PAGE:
Abstract: China’s three-decade infrastructure investment boom shows few signs of abating. Is China’s eco- nomic growth a consequence of its purposeful investment? Is China a prodigy in delivering infrastructure from which rich democracies could learn? The prevalent view in economics literature and policies derived from it is that a high level of infrastructure investment is a precursor to economic growth. China is espe- cially held up as a model to emulate. Politicians in rich democracies display awe and envy of the scale of infrastructure Chinese leaders are able to build. Based on the largest dataset of its kind, this paper punctures the twin myths that (i) infrastructure creates economic value, and that (ii) China has a distinct advantage in its delivery. Far from being an engine of economic growth, the typical infrastructure investment fails to deliver a positive risk-adjusted return. Moreover, China’s track record in delivering infrastructure is no bet- ter than that of rich democracies. Investing in unproductive projects results initially in a boom, as long as construction is ongoing, followed by a bust, when forecasted benefits fail to materialize and projects there- fore become a drag on the economy. Where investments are debt-financed, overinvesting in unproductive projects results in the build-up of debt, monetary expansion, instability in financial markets, and economic fragility, exactly as we see in China today. We conclude that poorly managed infrastructure investments are a main explanation of surfacing economic and financial problems in China. We predict that, unless China shifts to a lower level of higher-quality infrastructure investments, the country is headed for an infra- structure-led national financial and economic crisis, which is likely also to be a crisis for the international economy. China’s infrastructure investment model is not one to follow for other countries but one to avoid.
— https://arxiv.org/ftp/arxiv/papers/1609/1609.00415.pdf

A more general piece can be found in the Wall Street Journal.

Some further thoughts on Brexit and its impact on procurement

This time from Lorand Bartels (Cambridge University), who argues that the UK will succeed to the EU on the Government Procurement Agreement:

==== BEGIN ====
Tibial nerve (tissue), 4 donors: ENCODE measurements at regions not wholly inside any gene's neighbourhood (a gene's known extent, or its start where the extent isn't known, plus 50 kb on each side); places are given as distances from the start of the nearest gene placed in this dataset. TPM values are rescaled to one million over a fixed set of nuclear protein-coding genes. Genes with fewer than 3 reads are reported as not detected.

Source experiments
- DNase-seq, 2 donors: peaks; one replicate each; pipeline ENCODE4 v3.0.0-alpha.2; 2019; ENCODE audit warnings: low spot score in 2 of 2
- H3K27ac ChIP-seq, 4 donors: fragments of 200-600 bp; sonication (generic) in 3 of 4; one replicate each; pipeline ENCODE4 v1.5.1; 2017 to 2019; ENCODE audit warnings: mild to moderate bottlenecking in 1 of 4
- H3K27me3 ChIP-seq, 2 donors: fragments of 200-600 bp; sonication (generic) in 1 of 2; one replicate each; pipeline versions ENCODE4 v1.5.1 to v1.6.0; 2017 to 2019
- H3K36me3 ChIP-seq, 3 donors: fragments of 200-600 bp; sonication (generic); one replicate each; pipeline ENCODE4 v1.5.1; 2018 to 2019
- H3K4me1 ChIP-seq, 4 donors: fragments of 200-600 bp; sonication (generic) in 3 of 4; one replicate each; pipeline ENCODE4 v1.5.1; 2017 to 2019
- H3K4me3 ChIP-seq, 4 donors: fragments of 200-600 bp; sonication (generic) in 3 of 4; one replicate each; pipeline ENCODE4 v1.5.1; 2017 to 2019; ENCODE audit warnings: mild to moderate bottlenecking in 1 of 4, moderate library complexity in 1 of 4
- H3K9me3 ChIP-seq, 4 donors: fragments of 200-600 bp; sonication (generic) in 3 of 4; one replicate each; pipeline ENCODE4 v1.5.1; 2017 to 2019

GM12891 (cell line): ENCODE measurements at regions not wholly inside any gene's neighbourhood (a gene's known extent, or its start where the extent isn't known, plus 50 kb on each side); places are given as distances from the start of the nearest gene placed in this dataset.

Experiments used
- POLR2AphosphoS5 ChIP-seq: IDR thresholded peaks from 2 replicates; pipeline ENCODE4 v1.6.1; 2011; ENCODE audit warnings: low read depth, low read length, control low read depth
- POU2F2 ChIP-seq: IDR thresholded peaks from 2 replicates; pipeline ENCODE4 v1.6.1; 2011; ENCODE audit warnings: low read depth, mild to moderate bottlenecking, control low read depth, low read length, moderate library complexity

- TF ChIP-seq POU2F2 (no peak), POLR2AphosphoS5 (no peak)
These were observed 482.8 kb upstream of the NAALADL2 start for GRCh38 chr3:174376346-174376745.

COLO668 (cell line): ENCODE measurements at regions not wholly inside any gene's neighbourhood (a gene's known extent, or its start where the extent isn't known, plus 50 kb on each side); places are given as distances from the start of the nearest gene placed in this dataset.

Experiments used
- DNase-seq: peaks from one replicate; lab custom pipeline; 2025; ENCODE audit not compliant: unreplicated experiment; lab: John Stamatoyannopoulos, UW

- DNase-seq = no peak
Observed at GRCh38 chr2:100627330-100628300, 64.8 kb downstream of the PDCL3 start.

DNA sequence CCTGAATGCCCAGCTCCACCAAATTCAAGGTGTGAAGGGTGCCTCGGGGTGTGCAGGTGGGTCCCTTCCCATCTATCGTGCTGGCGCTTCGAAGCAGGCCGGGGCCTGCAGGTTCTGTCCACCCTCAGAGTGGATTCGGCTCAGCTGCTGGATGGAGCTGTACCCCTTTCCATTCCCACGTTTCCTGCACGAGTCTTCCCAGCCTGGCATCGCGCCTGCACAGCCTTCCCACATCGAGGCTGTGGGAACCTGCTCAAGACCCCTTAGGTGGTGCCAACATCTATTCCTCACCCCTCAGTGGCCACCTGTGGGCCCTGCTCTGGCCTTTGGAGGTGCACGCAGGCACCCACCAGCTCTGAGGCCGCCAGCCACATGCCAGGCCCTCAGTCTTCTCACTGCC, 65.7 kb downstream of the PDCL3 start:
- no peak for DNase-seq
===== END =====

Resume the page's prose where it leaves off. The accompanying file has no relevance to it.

It is the EU alone, and not the UK, that is the relevant party to this agreement.
Accordingly, it is at present the EU that is solely responsible for its obligations under the
agreement, including in respect of the actions of government authorities that are organs of
its Member States. It is submitted that on leaving the EU, the UK will succeed to the GPA in
its own right, in accordance with rules of customary international law on the succession of
states to treaties, and practice under the GATT 1947, which ‘guides’ the WTO.

Although I am not entirely persuaded by the arguments (at least not yet) there is at least a reasonable case to be made for the UK to stay inside the GPA after Brexit.


Some comments to Arrowsmith's Brexit whitepaper

Prof. Sue Arrowsmith put out a whitepaper on the implications of Brexit for the UK's procurement rules. Albert has already provided a general comment on some important issues raised by the paper, such as the feasibility of a completely new procurement legal regime and what could be the transitional arrangements. 

There is not much to add to the first part of the paper - the EEA option is pretty much 'business as usual.' I suspect that EEA or no EEA option, not much will change at regulatory level for the next few years - there are too many sunken costs on the current system to warrant a wholesale change just for the sake of change. As such I will focus my commentary in other topics instead.


1. The GPA option 

While I agree with the view that the UK would find itself out of the GPA the possibility of speedy re-entry into the agreement is certainly possible as argued by Arrowsmith, it is by no means a given. In a scenario where the UK is negotiating multiple trade deals at the same time any other State will use whatever leverage it can over the UK to achieve concessions elsewhere. Access to the procurement markets within the GPA may well be thrown into the mix of the negotiations, if only because it devalues the commitments made by a UK-less EU. At this stage we should not take for granted that re-joining the GPA will be a 'walk in the park' and to that end I would recommend the sage commentary by Jean Heilman Grier on this topic. As she mentions, the UK would have to negotiate first with the EU the terms of its arrangement and only then the GPA's accession. This could leave the UK with a potentially long GPA-less transitional period.


2. Transition period

Arrowsmith suggests that for a transition period '[a] sensible and likely interim solution would, therefore, be to retain the award procedures of the regulations in place, but without provision for enforcement by non-domestic suppliers, pending eventual confirmation, modification/replacement or total repeal of the regulations [...].' I agree with the overall view that the UK must have a tat-for-tat approach to the negotiations (as do the other Member States) to protect its own interests. In this I disagree with Albert's view as restricting access to procurement markets if temporarily is a way to gain some negotiation leverage which I accept is a price to pay in that period.